Review by Frank Plowright
Kazuo Koike and Goseki Kojima’s Samurai Executioner stories can be read in any order. There are minor threads of continuity in characters re-appearing occasionally, and perhaps the opening stories give a greater understanding, but reading any individual story is a complete experience. That qualification is by way of explaining that anyone whose first experience of the series is this collection will discover 700 pages of finely crafted period drama over sixteen neatly constructed stories. However, readers who’ve followed Samurai Executioner through will discover Koike now retreading old ground, repeating themes seen before. There’s another eccentric about to face Yamada Asaemon’s blade, and another woman who considers herself shamed, similar to stories seen earlier in the series. We’ve also seen one about prison riots as conditions became intolerable with heat and disease, that story even referenced in this form of sequel, which ends with a sequence very reminiscent of another story seen in Omnibus 3.
Also indicating that Koike’s interests are straying from his lead character is the greater reliance on Kasajirō and Shinko to drive stories, but there are still some new ideas. Standout ‘The Way of the Head’ concerns the efforts of three friends to find a lasting relationship for craftsman Sakichi, which turns into a gloriously awkward series of misunderstandings. Koike applies no formula, and this stands out as utterly charming, then utterly tragic. It’s followed by the rawness of a psychological insight into what everyone considers to be a successful, loving relationship, and another gem is the poignancy of a woman about to be executed determined to clutch her hair, which is another understated tragedy.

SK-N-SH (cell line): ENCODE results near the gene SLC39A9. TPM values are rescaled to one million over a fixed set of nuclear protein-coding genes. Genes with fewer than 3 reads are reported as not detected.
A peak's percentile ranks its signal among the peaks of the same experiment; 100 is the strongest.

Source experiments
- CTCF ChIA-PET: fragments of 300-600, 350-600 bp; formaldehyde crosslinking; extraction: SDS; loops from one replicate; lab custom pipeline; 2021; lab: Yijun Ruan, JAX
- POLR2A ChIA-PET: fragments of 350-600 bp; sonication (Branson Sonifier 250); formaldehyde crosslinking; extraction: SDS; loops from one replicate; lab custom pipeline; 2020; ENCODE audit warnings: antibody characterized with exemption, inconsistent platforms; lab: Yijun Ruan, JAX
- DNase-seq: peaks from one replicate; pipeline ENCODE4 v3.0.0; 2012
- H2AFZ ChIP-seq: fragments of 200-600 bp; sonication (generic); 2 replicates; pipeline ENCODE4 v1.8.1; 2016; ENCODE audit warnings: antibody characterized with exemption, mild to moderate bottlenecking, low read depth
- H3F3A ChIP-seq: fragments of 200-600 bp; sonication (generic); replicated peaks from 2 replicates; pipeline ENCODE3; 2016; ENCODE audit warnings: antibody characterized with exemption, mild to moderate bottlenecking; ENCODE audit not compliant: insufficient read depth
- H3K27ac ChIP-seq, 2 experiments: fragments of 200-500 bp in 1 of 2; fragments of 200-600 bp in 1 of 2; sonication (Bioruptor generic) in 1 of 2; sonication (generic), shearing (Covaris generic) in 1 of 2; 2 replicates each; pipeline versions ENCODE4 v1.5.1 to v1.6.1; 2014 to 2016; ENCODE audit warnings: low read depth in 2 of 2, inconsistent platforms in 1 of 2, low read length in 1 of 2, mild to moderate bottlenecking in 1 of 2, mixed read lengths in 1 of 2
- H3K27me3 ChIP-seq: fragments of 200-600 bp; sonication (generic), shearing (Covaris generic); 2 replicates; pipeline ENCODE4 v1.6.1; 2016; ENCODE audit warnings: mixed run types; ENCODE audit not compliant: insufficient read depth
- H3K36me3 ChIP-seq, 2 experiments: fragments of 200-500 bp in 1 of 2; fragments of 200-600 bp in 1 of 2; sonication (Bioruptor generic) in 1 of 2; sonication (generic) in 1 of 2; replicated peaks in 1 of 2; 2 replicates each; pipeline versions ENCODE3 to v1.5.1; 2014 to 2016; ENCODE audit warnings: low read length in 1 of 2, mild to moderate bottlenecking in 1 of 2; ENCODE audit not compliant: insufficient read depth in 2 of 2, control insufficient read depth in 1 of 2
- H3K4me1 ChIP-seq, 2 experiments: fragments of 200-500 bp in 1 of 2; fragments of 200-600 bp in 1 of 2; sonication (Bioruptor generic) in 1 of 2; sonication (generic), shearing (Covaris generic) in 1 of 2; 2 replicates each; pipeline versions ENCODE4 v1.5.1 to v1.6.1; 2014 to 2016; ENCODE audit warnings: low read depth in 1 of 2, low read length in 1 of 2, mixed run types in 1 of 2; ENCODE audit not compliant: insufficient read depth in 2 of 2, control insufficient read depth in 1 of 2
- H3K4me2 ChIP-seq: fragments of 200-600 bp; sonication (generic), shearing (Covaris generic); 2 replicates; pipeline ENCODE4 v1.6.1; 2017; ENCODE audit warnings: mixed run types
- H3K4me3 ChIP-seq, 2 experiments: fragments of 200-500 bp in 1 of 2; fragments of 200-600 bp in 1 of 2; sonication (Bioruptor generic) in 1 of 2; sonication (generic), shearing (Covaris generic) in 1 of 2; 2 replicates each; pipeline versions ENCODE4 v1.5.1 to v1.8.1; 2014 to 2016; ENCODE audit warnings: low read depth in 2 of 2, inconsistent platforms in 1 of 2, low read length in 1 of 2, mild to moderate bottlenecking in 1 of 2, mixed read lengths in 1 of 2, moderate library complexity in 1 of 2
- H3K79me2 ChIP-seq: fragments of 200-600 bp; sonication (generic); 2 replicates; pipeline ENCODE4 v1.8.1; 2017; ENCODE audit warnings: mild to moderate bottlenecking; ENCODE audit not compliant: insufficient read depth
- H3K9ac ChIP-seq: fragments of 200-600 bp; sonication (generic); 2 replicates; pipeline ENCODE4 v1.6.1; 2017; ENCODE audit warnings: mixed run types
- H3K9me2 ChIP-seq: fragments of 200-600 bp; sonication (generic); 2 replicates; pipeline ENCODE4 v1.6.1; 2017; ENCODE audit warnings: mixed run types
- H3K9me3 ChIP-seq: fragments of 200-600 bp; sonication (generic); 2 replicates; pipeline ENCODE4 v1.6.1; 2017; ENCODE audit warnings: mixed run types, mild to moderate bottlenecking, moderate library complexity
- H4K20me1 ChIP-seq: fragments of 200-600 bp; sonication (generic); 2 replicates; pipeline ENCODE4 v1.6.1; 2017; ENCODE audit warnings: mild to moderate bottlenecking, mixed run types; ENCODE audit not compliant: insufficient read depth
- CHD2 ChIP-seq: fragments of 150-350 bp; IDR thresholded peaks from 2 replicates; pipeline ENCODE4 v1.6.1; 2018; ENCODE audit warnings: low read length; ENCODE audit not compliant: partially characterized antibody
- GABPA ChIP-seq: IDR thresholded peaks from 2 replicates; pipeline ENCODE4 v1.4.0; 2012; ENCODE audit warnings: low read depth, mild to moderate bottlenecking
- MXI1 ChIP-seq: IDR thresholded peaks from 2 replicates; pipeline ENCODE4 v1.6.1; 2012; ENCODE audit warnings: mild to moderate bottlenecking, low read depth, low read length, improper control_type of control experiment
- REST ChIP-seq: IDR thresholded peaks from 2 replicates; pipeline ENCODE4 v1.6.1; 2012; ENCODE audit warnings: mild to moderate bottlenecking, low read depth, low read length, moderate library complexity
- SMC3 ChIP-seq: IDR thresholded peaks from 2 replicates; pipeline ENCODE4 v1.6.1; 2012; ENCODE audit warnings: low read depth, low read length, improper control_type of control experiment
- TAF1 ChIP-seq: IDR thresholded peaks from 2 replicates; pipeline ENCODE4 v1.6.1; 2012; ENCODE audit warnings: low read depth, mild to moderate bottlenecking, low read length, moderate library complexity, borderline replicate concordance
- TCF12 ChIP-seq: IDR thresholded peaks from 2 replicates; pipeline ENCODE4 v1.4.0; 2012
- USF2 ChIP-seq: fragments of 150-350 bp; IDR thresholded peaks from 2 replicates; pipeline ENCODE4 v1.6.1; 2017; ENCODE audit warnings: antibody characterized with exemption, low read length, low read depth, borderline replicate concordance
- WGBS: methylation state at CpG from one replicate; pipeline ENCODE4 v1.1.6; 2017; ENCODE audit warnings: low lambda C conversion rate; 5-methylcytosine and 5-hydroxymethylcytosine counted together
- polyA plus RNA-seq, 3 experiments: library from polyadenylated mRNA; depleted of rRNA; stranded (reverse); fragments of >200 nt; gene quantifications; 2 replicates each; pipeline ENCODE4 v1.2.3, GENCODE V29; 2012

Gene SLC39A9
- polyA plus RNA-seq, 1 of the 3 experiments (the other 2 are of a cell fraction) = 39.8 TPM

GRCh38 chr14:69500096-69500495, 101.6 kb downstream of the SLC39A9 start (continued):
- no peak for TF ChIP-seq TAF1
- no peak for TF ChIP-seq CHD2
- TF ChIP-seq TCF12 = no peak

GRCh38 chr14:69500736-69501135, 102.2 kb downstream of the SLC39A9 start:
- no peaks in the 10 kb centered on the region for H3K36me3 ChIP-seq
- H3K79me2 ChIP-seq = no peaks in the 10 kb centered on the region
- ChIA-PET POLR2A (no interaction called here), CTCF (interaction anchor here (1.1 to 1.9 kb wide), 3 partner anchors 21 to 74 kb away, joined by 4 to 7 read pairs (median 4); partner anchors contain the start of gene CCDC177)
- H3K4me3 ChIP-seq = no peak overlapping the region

Kojima’s art has a greater clarity than when reprinted over smaller volumes The Death Sign of Spring, Facing Life and Death, and A Couple of Jitte, which is very welcome. As throughout the series, his pages are incredibly atmospheric, seen by the sample art of a fight in the rain, and his use of black ink is masterful. He can be a subtle artist, shown during Sakichi’s story, but when it comes to distinguishing people Kojima’s not as strong, and some might find his deliberately provocative beheadings and sexual content exploitative. Koike could also be seen as contributing to that. He has an unflinching eye when examining relationships, but that eye lingers, and when combined with the period accuracy of subservient women it makes for uncomfortable reading.
Toward the end Koike seems to have said everything he needs to about Asaemon and his position, as Kasajirō and Shinko feature on significantly more pages, their doings seemingly of greater interest. Their stories are those of domestic comedy, propriety and embarrassment, ‘A Couple of Jitte’ almost a Mike Keigh drama. Koike sympathises with the lack of justice available to ordinary people in Japan’s Edo period, and the couple are a more convenient method of showing it than the distant Asaemon. However, like The Spirit, Koike’s at his best when the lead character’s provoked by events, and the closing tale of a cough making the rounds is a fitting ending.
As ever, this collection features trivia and tragedy, law and crime, actions and consequences, all thoroughly explored.